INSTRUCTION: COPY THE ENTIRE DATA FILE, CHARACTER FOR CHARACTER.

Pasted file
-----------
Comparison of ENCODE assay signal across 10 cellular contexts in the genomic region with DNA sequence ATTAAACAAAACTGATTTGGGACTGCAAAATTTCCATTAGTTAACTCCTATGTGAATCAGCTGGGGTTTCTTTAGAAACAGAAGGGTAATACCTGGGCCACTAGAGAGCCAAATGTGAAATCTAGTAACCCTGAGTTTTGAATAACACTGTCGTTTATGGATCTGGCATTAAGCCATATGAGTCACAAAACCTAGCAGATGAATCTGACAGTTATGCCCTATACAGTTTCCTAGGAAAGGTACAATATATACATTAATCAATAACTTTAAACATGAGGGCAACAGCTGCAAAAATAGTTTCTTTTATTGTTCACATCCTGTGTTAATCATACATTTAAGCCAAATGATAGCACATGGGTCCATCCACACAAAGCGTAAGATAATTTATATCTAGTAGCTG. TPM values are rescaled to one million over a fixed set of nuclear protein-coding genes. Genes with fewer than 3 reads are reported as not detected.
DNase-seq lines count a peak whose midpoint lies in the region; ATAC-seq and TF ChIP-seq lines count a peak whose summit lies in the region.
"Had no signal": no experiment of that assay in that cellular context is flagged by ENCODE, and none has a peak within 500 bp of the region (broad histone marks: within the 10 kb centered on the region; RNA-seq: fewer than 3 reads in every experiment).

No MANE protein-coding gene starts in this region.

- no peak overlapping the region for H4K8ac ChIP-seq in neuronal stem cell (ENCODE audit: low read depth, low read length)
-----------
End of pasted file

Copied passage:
Comparison of ENCODE assay signal across 10 cellular contexts in the genomic region with DNA sequence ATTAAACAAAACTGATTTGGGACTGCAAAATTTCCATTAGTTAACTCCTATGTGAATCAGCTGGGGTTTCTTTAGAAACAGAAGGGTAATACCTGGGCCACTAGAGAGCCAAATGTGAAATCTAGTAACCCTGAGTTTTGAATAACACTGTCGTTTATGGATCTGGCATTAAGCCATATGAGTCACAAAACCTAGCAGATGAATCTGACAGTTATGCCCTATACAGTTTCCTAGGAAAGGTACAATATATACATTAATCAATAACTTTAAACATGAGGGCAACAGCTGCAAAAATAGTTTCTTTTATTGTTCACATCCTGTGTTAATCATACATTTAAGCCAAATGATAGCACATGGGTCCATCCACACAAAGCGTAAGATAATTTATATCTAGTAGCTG. TPM values are rescaled to one million over a fixed set of nuclear protein-coding genes. Genes with fewer than 3 reads are reported as not detected.
DNase-seq lines count a peak whose midpoint lies in the region; ATAC-seq and TF ChIP-seq lines count a peak whose summit lies in the region.
"Had no signal": no experiment of that assay in that cellular context is flagged by ENCODE, and none has a peak within 500 bp of the region (broad histone marks: within the 10 kb centered on the region; RNA-seq: fewer than 3 reads in every experiment).

No MANE protein-coding gene starts in this region.

- no peak overlapping the region for H4K8ac ChIP-seq in neuronal stem cell (ENCODE audit: low read depth, low read length)